I was listening to a webcast / podcast by Johanna Rothman just the other day. She was sharing on building trust in agile teams, with distributed teams being a focal point. Trust in this case was both within the team and surrounding the team. She mentioned 8 principles that help to guide the building of trust. They included:

  1. Know where (when) everyone is
  2. Start with yourself
  3. Extend trust before you demand it
  4. Assume “helpful” model
  5. Make sure the infrastructure works
  6. Names matter
  7. Start the program right
  8. Agile vs. Fixed mindset

You can listen to the podcast .

Some of these are self-evident, and I won’t amplify them very much if at all. But some of them resonated with me and I want to expand on them.

And please don’t get hung up on the word trust here. Consider these principles as part of your tool-kit for creating high-performing distributed agile teams.

#7 – Start the program right

Before I joined Velocity Partners, they cross-posted one of my blogs. It’s sort of bad timing because I suspect it might have gotten lost in the shuffle. It was entitled: Distributed Agile Teams – The ART of the START and you can read it here.

One of the points I made in this blog post was how crucial it is to start your projects well. It always has been whether you’re doing Waterfall or Agile. And it’s even more important when you’re operating in a larger-scale or distributed environment. It encompasses some of the following

  • Establish & align your shared Vision & Mission for the project
  • Establish goals for measuring progress and ultimate success
  • Form your team: introduce them, training, shared space & tooling and give them the time to “form”
  • Establish a clear Product Roadmap and perform cross-team Release Planning
  • Teams need to ‘own’ their Product Backlogs – contributing to them, grooming them, and organizing them
  • Don’t ignore the agile principles, for example: daily stand-ups for collaboration or whole-team planning and demo’s

Johanna is absolutely right. If you want to succeed with a distributed agile project, you must invest in a “Proper Start” for the effort.  For you PM purists in the audience, that implies project chartering and a solid project kick-off.

#1 and #6 – People matter!

Johanna makes the important point in both of these that knowing your team-mates truly matters. The first one revolves around knowing which time zones everyone resides in – then keeping this information up to date so that everyone understands meeting & discussion dynamic constraints. In a truly collaborative environment, team members must commit to the collaboration. So know and factoring locale into the interactions is crucial. And it should never be an “excuse” for dropping agile principles.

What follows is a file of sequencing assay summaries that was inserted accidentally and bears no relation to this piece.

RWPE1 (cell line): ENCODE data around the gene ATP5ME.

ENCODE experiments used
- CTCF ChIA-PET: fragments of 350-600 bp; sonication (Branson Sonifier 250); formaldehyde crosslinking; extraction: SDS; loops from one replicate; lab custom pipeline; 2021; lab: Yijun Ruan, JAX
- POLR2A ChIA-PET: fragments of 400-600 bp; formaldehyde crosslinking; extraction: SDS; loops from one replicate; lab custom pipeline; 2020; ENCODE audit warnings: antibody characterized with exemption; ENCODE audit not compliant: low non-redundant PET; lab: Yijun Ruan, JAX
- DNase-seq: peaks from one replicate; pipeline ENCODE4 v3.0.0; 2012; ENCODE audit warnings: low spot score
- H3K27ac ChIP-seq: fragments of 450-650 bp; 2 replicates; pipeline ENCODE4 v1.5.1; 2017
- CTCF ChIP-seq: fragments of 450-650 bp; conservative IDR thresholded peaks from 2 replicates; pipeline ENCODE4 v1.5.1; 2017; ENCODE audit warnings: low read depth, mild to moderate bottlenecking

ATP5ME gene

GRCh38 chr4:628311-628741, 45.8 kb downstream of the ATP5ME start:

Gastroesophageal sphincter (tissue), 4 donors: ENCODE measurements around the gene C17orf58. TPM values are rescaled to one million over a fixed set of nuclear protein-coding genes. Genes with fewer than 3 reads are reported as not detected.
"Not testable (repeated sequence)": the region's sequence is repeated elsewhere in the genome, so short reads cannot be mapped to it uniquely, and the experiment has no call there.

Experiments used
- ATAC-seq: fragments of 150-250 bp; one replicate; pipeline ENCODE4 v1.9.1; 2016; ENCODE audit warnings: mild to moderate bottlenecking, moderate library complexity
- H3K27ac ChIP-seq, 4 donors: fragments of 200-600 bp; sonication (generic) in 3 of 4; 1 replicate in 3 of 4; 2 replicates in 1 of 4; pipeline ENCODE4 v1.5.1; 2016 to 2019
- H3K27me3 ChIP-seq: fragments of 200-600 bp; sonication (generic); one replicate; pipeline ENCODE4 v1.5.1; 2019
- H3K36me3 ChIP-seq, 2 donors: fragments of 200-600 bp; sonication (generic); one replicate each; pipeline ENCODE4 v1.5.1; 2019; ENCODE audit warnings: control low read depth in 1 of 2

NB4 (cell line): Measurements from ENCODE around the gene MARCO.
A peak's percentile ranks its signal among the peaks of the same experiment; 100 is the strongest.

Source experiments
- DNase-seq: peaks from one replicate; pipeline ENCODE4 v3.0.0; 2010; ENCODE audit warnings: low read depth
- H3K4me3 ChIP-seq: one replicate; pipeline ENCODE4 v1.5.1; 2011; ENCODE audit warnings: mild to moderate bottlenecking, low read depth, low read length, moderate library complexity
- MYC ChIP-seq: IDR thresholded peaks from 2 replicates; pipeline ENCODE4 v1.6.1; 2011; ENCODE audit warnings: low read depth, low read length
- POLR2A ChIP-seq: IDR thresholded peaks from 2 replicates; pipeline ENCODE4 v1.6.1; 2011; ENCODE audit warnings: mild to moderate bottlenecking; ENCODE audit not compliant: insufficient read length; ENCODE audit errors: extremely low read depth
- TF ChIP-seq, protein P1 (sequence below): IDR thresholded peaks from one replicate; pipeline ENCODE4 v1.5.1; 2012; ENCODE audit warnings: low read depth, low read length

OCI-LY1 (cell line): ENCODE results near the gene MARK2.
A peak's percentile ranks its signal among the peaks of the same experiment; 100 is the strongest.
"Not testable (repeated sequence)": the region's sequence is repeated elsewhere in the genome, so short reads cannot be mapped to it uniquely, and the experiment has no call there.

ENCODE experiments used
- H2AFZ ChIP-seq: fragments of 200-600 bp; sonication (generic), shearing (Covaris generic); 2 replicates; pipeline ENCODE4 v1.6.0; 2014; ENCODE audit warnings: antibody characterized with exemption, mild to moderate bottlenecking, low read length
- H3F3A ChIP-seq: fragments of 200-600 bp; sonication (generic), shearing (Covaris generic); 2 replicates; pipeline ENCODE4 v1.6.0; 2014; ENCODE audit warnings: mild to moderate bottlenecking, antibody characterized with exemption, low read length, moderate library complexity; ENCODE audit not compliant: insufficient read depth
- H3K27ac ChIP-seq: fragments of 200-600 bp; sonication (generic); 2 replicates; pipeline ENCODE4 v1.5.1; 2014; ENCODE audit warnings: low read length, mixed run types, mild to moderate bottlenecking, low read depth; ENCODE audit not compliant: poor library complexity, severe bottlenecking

But beyond the time zones, simply get to know the people – their names and how to pronounce them. Learn something personal about everyone. Take the time to get proper introductions and ongoing sharing around the team. Iterative retrospectives are a place where you can establish a practice of gaining ongoing insights into your team.

And if the budget ever allows for – get your teams physically together for team building, training, familiarization and fun. Your results will reflect the increased synergy.

#5, Make sure the infrastructure works!

I’ve made this mistake multiple times in my own agile leadership and coaching experience. Often the teams would come to me and complain about the infrastructure:

  • Insufficient code coverage of tests; little/no test automation
  • Slow builds; lack of integration testing
  • Problems with our Continuous Integration & Continuous Deployment
  • Lack of environments / virtualization
  • The code base needed some restructuring for improved
  • The distributed team tools (both development and collaboration) suffered from network performance issues

While I would listen and provide investment and prioritization around some of these things, getting our release “out the door” always trumped infrastructural improvements. I’m here to tell you that was always a huge mistake.

You’ve got to create a backlog of infrastructure strategy, issues, and impediment; then work it aggressively with your team. Why? Because it’s slowing you down!

Wrapping Up

Johanna Rothman is a true treasure to our agile software community. Nowadays she focuses quite a bit on Program-level agile advice. You can get more insights and advice here:

Stay agile my friends,